London Review Bookshop Podcasts

Informações:

Synopsis

Twice a week or so, the London Review Bookshop becomes a miniature auditorium in which authors talk about and read from their work, meet their readers and engage in lively debate about the burning topics of the day. Fortunately, for those of you who weren't able to make it to one of our talks, were able to make it but couldn't get a ticket, or did in fact make it but weren't paying attention and want to listen again, we make a recording of everything that happens. So now you can hear Alan Bennett, Hilary Mantel, Iain Sinclair, Jarvis Cocker, Jenny Diski, Patti Smith (yes, she sings) and many, many more, wherever, and whenever you like.

Episodes

  • Chris Power and Alex Clark: A Lonely Man

    Chris Power and Alex Clark: A Lonely Man

    12/05/2021 Duration: 56min

    Chris Power’s first novel A Lonely Man (Faber) is a powerful, menacing exploration of the nature of truth, fabrication and identity. ‘If you're a fan of existential crises’ writes Jon McGregor, ‘family dramas, Putin-era paranoias, and Bolaño-style multiplicities, and want to see them woven into one taut novel, you're in the right place.’ Chris Power was in conversation about A Lonely Man with the critic Alex Clark.  See acast.com/privacy for privacy and opt-out information.

  • Rebecca Solnit and Mary Beard: ‘Recollections of My Nonexistence’

    Rebecca Solnit and Mary Beard: ‘Recollections of My Nonexistence’

    05/05/2021 Duration: 57min

    Beginning in San Francisco in 1981, the era of punk and nascent gay pride, Rebecca Solnit’s latest book Recollections of My Non-Existence (Granta) is a powerful memoir of growing both as a woman and an artist, drawing on the powers of literature, activism and solidarity in the face of an apparently unbreachable patriarchy. The struggle to find a voice and to find a way to make that voice heard are brilliantly captured and dissected by one of feminism’s, and indeed the world’s, foremost thinkers. Rebecca Solnit was in conversation about her life and work with historian Mary Beard, whose most recent book is Women & Power: A Manifesto. Both of our speakers are regular contributors to the pages of the LRB.  See acast.com/privacy for privacy and opt-out information.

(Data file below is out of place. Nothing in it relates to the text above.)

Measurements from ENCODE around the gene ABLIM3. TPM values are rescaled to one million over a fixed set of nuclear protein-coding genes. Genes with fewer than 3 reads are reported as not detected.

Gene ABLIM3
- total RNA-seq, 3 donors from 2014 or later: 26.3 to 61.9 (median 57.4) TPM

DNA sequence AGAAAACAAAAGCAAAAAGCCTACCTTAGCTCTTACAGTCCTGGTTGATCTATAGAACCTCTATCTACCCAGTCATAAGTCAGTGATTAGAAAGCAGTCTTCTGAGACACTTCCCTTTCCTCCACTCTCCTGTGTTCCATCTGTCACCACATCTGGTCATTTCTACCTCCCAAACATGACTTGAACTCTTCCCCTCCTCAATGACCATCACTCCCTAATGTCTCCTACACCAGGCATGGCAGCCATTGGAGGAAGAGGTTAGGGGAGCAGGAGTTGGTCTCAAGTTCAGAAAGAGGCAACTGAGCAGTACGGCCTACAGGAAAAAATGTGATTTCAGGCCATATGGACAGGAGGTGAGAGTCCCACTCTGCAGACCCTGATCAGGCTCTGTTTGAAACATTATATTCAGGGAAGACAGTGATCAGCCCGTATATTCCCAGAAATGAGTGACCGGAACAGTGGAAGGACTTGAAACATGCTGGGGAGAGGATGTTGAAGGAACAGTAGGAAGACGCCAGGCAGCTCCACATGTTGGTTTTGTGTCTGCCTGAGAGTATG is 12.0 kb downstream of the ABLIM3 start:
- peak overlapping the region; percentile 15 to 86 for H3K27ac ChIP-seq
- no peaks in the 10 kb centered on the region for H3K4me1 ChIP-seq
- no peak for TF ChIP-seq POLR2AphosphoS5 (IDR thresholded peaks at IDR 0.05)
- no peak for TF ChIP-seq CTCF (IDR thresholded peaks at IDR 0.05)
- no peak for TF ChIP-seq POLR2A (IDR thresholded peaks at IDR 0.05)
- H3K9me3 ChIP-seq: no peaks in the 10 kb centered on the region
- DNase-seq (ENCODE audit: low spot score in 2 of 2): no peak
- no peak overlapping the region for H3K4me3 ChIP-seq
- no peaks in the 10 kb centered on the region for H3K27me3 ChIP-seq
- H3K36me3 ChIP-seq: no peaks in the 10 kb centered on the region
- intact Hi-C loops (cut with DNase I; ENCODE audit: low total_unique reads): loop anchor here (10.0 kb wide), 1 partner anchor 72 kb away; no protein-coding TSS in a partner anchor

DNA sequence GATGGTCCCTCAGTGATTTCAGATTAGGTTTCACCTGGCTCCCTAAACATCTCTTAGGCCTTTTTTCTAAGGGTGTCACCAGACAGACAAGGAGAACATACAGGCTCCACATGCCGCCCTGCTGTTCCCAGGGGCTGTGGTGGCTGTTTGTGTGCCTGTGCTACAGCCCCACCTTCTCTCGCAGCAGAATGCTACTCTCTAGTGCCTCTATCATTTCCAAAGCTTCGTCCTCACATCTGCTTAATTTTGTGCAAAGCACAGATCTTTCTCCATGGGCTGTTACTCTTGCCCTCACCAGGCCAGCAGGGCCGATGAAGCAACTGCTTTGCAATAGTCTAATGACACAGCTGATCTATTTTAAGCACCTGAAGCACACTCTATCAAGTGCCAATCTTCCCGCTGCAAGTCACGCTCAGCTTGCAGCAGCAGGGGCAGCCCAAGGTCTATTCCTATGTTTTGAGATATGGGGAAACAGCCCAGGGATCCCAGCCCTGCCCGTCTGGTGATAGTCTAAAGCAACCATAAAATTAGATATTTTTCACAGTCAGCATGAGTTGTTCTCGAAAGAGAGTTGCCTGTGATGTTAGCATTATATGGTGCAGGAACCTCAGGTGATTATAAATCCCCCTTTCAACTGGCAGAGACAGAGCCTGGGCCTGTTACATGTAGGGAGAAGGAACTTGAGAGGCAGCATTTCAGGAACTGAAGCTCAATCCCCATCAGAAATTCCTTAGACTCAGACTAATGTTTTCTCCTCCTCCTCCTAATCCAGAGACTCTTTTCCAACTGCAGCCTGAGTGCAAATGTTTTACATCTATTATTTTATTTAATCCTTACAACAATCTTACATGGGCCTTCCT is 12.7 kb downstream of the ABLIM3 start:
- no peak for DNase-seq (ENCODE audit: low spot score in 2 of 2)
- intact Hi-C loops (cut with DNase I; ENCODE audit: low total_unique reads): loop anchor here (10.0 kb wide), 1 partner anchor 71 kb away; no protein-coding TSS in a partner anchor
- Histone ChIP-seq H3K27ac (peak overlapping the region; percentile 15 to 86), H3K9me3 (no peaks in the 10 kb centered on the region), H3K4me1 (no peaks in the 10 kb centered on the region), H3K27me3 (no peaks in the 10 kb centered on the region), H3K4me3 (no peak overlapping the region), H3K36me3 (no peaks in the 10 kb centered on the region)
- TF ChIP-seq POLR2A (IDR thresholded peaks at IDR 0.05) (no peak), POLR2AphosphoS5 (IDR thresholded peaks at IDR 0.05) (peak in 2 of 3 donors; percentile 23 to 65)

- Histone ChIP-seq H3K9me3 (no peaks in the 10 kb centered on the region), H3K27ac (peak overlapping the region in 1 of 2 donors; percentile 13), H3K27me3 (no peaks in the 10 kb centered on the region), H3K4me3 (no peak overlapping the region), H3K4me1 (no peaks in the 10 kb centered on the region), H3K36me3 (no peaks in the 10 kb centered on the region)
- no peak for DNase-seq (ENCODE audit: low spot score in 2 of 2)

• Rachel Kushner and Hal Foster: The Hard Crowd

    Rachel Kushner and Hal Foster: The Hard Crowd

    28/04/2021 Duration: 01h02min

    Already well-known for her novels – Telex from Cuba, The Flamethrowers, The Mars Room – Rachel Kushner has over the past two decades been writing essays, reviews and reportage as insightful and surprising as her fiction. In The Hard Crowd (Jonathan Cape) she has selected 19 pieces, covering diverse topics: art, literature, music, politics with essays on Marguerite Duras, Jeff Koons, wildcat strikes, a visit to a Palestinian refugee Camp and the music scene of her hometown San Francisco.She talks about her work with art critic and frequent contributor to the LRB Professor Hal Foster.Buy the books here.  See acast.com/privacy for privacy and opt-out information.

  • Joshua Cohen and Jon Day: Moving Kings

    Joshua Cohen and Jon Day: Moving Kings

    21/04/2021 Duration: 51min

    Joshua Cohen, one of Granta magazines ‘Best Young American Writers’ for 2017, was at the shop to read from and talk about his latest novel Moving Kings, published by Fitzcarraldo. Described by James Wood in the New Yorker as ‘A Jewish Sopranos… burly with particularities and vibrant with voice… utterly engrossing, full of passionate sympathy’, Moving Kings interweaves the housing crisis in contemporary New York with the history of conflict in the Middle East. Joshua Cohen was in conversation with Jon Day, lecturer in English at King's College, London and LRB contributor.  See acast.com/privacy for privacy and opt-out information.

  • John Boughton and Owen Hatherley: Municipal Dreams